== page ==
Biosecurity measures to prevent the spread of fire ants into NSW are being ramped up as increased seasonal demand for livestock feed and landscaping supplies increase the risk of the invasive pest being inadvertently carried across the border.
Agriculture Tara Moriarty today visited the Tweed Heads region to discuss a cross-border task force with biosecurity compliance experts from NSW Department of Primary Industries, Queensland's Department of Agriculture and Fisheries (QLD DAF), the National Fire Ant Eradication Program and NSW Police.
"We have had restrictions in place for many months now to ensure that high-risk materials including soil, hay, fodder, mulch, manure, quarry products, turf and potted plants are not unlawfully moved into NSW," Ms Moriarty said.
"We expect that more people will be transporting fodder across the border as seasonal conditions deteriorate in some areas of NSW and that we'll see increased demand for landscaping and building supplies as the weather warms up.
"The best defence we have is individual responsibility and to have everyone observing the rules around the safe movement of these materials, so it's important that everyone is aware of how they can help prevent the spread of these invasive pests.
"Where appropriate, we will work with agencies such as NSW Police on enforcement activities, with the penalties for breaches of the Control Order ranging from up to $1.1 million for an individual and up to $2.2 million for a corporation."
Ms Moriarty said the enhanced task force would ensure a coordinated approach between both jurisdictions.
"NSW has already committed $95 million over the next four years to the National Fire Ant Eradication Program, and we are throwing everything at our efforts to stop fire ants in their tracks because we know the potential impact they could have on our health, our lifestyle and our economy if they crossed the border into NSW.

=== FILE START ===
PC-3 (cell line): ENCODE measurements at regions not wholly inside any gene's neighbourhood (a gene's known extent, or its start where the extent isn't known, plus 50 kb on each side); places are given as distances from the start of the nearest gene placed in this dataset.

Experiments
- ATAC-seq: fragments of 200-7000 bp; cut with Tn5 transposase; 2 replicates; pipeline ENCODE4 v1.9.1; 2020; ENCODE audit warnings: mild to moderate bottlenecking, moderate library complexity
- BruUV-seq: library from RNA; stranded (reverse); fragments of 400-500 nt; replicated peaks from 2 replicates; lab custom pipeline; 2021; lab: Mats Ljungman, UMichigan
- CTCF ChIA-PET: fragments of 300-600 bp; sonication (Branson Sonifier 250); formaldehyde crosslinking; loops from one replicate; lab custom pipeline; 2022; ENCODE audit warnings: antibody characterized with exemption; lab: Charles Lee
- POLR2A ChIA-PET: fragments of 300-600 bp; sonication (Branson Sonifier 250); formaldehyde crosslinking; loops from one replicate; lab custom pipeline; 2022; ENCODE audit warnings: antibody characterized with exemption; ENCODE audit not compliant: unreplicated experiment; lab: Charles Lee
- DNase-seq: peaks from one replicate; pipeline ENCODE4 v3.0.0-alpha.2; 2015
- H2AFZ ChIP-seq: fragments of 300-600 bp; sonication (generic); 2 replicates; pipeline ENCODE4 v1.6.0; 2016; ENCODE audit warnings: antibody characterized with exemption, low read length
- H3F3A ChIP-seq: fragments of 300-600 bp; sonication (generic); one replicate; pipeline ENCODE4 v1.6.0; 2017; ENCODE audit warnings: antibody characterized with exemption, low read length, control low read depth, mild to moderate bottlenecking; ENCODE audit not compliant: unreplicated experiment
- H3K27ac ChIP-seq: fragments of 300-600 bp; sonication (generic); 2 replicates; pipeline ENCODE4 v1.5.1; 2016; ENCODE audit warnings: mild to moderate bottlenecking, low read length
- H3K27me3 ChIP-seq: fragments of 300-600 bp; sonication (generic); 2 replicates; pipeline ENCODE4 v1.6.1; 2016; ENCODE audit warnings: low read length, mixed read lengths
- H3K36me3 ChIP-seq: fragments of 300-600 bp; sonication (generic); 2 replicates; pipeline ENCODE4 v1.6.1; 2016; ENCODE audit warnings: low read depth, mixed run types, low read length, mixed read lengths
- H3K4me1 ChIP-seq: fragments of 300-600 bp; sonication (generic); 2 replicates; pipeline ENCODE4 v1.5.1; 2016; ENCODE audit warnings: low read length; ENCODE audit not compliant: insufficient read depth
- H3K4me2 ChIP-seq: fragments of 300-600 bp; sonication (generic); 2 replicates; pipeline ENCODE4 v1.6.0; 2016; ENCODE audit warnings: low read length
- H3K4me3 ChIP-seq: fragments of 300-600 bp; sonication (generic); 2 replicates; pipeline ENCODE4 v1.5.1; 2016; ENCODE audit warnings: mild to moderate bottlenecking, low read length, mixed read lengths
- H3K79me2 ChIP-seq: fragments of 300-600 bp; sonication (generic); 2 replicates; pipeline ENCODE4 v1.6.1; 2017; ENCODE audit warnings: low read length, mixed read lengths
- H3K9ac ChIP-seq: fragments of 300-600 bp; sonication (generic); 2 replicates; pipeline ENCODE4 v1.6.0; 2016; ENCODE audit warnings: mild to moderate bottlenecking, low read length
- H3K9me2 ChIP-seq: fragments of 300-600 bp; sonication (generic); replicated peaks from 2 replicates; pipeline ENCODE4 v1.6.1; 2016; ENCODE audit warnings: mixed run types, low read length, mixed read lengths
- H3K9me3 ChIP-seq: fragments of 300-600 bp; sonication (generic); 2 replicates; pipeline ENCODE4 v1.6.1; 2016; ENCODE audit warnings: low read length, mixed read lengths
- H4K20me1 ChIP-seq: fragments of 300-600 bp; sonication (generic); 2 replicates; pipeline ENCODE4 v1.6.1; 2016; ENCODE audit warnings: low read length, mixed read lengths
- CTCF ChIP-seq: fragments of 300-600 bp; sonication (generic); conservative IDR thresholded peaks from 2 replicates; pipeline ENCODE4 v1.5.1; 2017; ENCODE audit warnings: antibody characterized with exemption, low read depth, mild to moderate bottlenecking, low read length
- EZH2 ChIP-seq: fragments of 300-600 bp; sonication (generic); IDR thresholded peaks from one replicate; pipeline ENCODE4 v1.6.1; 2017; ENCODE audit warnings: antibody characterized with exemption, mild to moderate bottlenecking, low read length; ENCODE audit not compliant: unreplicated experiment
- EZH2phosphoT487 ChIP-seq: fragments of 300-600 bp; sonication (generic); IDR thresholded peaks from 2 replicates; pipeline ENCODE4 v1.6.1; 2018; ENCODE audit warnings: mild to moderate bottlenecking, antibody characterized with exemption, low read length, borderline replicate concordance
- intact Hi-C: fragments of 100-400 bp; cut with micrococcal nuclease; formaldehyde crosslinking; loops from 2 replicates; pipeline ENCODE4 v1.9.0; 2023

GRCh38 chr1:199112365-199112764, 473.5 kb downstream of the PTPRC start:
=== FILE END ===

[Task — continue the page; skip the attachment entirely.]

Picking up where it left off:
"To further boost our compliance activities, we are conducting site inspections on both sides of the border and harnessing the capabilities of existing fixed camera systems at key road crossings between NSW and Queensland.
"This camera technology is normally used to conduct livestock movement surveillance but will be critical in helping us spot high-risk materials being moved illegally across the border.
"Border crossing signage, liaison with local councils, social media awareness campaigns and letter box drops of useful information in key local government areas will also continue to be used to boost community awareness of fire ant risks and responsibilities."
Queensland Minister for Agricultural Industry Development and Fisheries Mark Furner MP welcomed the cross-border initiative.
"We know that if it wasn't for the world's most successful fire ant eradication program we would have fire ants spread as far as Bowen in the north, Longreach in the west and Canberra in the south," Mr Furner said.
"New South Wales, all other states and the Commonwealth recently supported a new response plan to contain and eradicate fire ants.
"Working together is key to stamping out fire ants once and for all," he said.
"The new taskforce will complement the work of the National Fire Ant Eradication Program as well as the Queensland Government's Fire Ant Suppression Taskforce.
"NSW understands how important this work is for the entire nation. If we give up the fight against fire ants, Australia faces economic costs of up to $2 billion every year, forever."
Program Executive for the National Fire Ant Eradication Program, Ashley Bacon said the joint biosecurity efforts would be targeted for maximum impact.
"The most recent review of our program showed eradication of fire ants is still possible because of the work we have done," Mr Bacon said.
"Our new response plan incorporates key learnings, considers science and innovation technologies and addresses recommendations made in previous reviews.
"Eradicating fire ants requires a whole-of-community approach.
"Community, business, industry and all levels of government all have a legal responsibility to look for, report and stop the spread of fire ants, including by treating and mitigating the risk of moving the pest.
"By working together, we can protect the Australian way of life we know and love from fire ants."
For more information on fire ants, visit dpi.nsw.gov.au/fire-ants or call the NSW Biosecurity Hotline on 1800 680 244.